Well, that didn’t take long. Less than two weeks into its existence and we’ve already seen the first major data breach of the GDPR era. But does it actually fall under GDPR guidelines?
Event ticket distributor Ticketfly reported what it is calling a “cyber incident,” and took down its home page on May 31 in response. According to Motherboard:https://o1.qnsr.com/log/p.gif?;n=203;c=204663295;s=11915;x=7936;f=201904081034270;u=j;z=TIMESTAMP;a=20410779;e=i
A hacker briefly took over Ticketfly’s website, defacing it with a picture of the V for Vendetta character and a claim of responsibility. The hacker also sent Motherboard files of what they say is employee and customer information taken from Ticketfly’s database.
The hackers asked for a single bitcoin as a ransom payment.
But note Ticketfly’s wording here: cyber incident. Not data breach. Last year, I wrote about the dangers of using the words data breach when it really wasn’t, and I think we’ll see more of that now. Calling this a cyber incident was a nice maneuver on Ticketfly’s part, as Netskope CEO Sanjay Beri pointed out in an email comment:
While the company hasn’t confirmed a breach of customer data has occurred, at face value the hacker’s claim — that he/she managed to access their database via an unpatched vulnerability or misconfiguration — is well within the realm of possibility. Now the real question is, if a breach did occur, did the database include any PII belonging to EU citizens? If the answer is yes, this situation could escalate quickly.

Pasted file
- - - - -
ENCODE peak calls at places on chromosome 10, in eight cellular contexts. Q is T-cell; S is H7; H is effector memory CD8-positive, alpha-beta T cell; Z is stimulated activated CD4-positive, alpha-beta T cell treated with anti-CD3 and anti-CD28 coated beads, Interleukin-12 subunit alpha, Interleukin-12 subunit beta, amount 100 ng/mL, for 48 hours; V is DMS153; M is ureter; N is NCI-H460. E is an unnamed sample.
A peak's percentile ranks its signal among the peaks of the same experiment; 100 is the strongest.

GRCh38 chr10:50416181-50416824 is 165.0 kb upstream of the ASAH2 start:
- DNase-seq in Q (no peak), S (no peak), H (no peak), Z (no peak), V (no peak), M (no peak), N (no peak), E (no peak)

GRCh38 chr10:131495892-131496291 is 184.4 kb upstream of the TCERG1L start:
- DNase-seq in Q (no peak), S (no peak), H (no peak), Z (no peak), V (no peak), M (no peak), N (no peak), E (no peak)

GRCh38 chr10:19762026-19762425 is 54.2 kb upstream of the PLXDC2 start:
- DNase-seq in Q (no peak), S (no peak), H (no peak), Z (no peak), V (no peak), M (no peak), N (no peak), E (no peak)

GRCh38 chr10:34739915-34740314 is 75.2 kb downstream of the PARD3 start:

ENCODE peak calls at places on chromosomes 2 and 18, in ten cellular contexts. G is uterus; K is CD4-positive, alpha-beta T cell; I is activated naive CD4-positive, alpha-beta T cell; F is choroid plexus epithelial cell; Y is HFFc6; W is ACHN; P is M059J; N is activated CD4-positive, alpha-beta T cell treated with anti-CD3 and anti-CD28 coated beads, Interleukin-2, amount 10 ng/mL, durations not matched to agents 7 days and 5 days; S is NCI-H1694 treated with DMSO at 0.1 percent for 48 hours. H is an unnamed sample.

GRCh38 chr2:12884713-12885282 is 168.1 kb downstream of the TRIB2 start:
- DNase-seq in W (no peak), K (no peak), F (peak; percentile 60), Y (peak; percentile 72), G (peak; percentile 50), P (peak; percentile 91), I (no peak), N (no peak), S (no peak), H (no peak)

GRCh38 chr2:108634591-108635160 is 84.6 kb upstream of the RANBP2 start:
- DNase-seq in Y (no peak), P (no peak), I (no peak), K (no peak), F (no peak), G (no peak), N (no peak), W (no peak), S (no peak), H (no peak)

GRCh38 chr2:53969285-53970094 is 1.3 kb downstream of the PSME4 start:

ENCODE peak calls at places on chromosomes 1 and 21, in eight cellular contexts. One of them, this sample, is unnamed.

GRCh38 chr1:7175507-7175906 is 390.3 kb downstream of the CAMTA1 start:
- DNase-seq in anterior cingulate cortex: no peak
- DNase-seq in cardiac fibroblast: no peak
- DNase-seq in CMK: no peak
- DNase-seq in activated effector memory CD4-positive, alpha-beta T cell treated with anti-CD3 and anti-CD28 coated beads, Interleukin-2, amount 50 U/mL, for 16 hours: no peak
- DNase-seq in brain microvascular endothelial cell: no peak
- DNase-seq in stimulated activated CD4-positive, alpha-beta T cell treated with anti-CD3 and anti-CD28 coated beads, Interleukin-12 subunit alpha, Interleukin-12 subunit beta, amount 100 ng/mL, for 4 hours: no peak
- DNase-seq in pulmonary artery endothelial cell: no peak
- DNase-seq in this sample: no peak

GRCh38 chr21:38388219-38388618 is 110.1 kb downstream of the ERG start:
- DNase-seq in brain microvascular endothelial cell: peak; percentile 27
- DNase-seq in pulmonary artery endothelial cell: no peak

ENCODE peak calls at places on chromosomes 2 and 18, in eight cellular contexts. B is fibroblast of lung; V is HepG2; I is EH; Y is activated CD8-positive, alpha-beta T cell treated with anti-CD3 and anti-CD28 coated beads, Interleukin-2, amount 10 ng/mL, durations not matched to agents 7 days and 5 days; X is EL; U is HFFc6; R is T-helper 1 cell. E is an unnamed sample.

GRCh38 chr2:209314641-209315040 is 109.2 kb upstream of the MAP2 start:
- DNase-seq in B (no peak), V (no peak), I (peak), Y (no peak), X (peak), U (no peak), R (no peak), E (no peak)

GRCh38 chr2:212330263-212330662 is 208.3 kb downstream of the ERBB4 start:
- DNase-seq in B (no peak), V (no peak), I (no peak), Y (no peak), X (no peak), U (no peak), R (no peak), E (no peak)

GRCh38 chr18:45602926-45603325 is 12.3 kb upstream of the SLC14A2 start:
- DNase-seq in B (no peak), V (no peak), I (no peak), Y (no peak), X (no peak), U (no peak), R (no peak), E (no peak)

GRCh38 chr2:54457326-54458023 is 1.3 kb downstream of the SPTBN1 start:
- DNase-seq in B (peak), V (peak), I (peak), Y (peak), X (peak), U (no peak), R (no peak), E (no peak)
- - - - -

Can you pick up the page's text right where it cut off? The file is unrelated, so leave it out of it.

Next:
Since Beri made that comment, we have learned a little more about the Ticketfly incident. I guess it is safe to call it a data breach now, as Engadget reported. More than 25 million email addresses linked to personal information and associated with the ticketing site were discovered on Have I Been Pwned, a site where you can check to see if your information was compromised in a breach.
Whether or not this breach meets GDPR compliance remains to be seen. According to articles I’ve seen, the company covered event sales for American establishments, but that doesn’t mean that EU citizens didn’t have their information in that database. Also, did the company meet GDPR standards, if necessary?
It will be a data breach case we’ll want to watch to see if GDPR comes into play and if so, how this will all shake out.
Sue Marquette Poremba has been writing about network security since 2008. In addition to her coverage of security issues for IT Business Edge, her security articles have been published at various sites such as Forbes, Midsize Insider and Tom's Guide. You can reach Sue via Twitter: @sueporemba